- Explore general trends in global primary production using this website. Students could use the slider bar to examine how sea surface temperatures and the abundance of chlorophyll-a vary across the different oceans, hemispheres, and seasons.
Pre/post-lab Assessment Questions:
- True or false: Phytoplankton biomass is highest during the summer.
- In a temperate ocean, such as along the US northeast coast, during which season is primary production at its highest? A) Winter, B) Spring, C) Summer, D) Fall
- For a temperate ocean, such as along the US northeast coast, order the seasons from highest to lowest expected primary production in the (eu)photic zone. Fall, Spring, Summer, Winter
These questions, discussion topics, or activities could be used for further discussion or assessment:
- Ask students to reflect on the data used in this exercise compared to the standard textbook figure of seasonal changes in primary production in a temperate ocean in the Northern Hemisphere. How does the real-world data that they examined in this exercise support the textbook’s explanation of this concept? What additional learning has the real-world data supported?
- The four-year data set could be used to discuss variability and replication in more detail by asking the following discussion questions: were your predictions based on the data from one year still supported by the data from four years? If they were not supported, does the data from three years change anything? What is the importance of collecting and evaluating data from more than one year?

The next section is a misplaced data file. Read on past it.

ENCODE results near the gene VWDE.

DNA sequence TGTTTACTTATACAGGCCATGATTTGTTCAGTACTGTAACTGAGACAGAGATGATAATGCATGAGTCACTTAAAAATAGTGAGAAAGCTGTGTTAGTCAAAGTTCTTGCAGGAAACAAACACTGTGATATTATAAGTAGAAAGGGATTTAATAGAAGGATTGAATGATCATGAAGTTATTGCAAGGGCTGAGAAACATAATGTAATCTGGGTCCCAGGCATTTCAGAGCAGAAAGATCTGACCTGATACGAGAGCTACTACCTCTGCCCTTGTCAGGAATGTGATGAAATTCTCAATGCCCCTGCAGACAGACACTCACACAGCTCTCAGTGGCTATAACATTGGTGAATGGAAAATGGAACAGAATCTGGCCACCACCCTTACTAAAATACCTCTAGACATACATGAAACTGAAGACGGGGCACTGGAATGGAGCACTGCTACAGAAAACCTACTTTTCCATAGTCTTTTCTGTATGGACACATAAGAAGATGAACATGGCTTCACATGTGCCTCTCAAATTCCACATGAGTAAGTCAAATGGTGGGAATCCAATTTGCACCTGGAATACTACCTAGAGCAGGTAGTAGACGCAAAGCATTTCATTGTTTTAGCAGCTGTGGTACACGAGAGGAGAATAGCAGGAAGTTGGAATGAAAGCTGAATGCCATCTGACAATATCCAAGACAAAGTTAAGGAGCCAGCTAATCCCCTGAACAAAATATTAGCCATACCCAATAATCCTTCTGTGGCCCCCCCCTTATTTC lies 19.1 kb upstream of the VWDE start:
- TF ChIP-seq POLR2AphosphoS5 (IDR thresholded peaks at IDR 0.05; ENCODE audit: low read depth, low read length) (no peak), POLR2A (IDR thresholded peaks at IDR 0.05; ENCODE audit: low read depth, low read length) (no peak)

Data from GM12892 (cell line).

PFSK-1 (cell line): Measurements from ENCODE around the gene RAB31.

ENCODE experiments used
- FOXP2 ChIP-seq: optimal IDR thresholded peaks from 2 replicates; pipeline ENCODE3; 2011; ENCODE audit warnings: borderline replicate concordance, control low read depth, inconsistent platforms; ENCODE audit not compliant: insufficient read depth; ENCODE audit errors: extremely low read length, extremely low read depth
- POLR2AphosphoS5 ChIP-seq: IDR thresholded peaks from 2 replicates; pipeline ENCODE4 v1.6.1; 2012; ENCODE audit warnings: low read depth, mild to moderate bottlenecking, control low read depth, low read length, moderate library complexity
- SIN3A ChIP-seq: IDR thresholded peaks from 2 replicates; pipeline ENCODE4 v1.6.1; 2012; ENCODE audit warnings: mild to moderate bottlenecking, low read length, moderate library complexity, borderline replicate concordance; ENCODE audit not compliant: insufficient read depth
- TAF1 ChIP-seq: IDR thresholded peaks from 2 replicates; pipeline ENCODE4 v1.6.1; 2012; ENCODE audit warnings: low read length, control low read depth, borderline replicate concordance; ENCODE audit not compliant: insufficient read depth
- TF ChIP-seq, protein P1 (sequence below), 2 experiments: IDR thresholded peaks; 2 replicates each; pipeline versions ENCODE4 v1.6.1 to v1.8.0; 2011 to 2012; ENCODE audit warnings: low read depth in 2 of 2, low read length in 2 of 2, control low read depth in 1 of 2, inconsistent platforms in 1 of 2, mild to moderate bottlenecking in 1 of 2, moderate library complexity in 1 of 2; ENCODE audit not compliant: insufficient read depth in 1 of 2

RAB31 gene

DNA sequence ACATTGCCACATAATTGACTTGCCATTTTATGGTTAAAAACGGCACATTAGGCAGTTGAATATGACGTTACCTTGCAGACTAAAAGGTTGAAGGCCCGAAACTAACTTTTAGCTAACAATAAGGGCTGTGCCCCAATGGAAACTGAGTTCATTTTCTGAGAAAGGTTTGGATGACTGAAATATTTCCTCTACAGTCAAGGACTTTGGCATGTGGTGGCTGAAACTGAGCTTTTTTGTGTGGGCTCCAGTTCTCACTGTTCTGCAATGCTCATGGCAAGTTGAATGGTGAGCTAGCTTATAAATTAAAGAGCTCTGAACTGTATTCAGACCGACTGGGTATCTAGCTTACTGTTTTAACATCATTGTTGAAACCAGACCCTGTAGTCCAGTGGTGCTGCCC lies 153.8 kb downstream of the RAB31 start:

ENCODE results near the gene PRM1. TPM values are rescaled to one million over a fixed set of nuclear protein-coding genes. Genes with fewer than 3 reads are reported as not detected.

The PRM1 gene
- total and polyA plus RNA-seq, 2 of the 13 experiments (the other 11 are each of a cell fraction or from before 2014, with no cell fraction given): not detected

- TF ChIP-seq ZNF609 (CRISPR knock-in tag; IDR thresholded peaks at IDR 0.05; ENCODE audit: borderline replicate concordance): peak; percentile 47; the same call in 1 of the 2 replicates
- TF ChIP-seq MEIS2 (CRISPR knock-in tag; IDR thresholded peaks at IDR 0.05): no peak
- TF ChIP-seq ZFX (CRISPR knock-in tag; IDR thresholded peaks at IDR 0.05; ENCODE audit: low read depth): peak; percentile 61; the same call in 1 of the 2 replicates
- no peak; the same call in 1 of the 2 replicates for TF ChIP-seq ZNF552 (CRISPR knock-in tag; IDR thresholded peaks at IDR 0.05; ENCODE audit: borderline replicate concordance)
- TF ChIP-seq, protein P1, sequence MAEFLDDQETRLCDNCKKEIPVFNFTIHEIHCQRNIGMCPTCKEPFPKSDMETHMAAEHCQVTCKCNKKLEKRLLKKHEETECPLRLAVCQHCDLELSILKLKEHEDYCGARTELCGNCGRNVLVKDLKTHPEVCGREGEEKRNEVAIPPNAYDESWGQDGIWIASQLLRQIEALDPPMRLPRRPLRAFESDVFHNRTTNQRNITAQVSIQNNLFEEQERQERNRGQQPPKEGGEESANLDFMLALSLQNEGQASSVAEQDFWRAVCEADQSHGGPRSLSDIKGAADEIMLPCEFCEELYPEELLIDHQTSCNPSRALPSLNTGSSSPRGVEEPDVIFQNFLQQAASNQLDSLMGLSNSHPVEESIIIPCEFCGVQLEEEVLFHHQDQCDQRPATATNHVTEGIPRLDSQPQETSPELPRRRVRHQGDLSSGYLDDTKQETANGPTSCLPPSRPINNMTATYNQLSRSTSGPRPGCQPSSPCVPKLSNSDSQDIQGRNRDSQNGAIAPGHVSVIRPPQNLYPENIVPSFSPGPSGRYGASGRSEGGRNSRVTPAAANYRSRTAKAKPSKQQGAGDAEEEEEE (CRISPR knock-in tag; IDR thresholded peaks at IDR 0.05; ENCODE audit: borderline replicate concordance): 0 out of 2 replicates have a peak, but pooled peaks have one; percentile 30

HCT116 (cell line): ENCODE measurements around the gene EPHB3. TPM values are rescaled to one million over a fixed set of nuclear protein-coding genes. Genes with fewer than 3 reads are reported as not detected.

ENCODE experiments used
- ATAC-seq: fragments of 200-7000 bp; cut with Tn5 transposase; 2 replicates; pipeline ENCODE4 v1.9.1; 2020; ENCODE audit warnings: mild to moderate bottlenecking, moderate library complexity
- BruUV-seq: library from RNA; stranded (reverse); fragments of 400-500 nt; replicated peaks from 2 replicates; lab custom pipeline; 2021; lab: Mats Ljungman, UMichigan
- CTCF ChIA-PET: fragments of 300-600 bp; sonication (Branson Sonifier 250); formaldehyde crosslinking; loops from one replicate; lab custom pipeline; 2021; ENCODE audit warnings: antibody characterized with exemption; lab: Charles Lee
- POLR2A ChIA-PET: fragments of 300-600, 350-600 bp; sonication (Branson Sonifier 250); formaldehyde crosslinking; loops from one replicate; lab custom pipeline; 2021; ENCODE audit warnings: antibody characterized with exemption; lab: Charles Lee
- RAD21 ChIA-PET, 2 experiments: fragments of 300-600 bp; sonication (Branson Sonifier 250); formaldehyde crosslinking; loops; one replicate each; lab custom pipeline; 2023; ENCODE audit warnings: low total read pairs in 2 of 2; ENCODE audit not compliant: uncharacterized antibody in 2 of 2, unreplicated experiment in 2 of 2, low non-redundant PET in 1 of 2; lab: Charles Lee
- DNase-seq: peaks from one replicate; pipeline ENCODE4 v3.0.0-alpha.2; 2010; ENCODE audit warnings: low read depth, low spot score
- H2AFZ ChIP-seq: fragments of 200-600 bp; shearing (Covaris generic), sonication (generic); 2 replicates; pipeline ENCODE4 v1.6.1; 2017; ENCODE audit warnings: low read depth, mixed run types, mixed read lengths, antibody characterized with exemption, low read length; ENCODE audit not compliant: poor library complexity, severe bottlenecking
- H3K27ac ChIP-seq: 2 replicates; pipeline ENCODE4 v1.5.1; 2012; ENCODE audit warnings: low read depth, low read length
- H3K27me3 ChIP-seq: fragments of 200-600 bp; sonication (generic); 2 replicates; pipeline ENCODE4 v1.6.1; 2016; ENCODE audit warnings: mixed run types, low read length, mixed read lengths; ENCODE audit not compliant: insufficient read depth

- A similar “widget” without an accompanying lab is available for the Southern Ocean. This resource could be used to do a follow-up exercise on a polar ocean so students can compare and contrast patterns in two very different parts of the ocean. It also requires students to think about how the seasons differ in the southern hemisphere.
- Seasonal changes in global primary production and sea surface temperature could be explored using this website. Students could use the slider bar to look at how sea surface temperatures and the abundance of chlorophyll-a vary across the different oceans, hemispheres, and seasons. They could be asked to summarize, explain, or discuss the global patterns, using the knowledge gained in this exercise. The interactive map set does not show irradiance or nutrients, thus students could make inferences about these variables.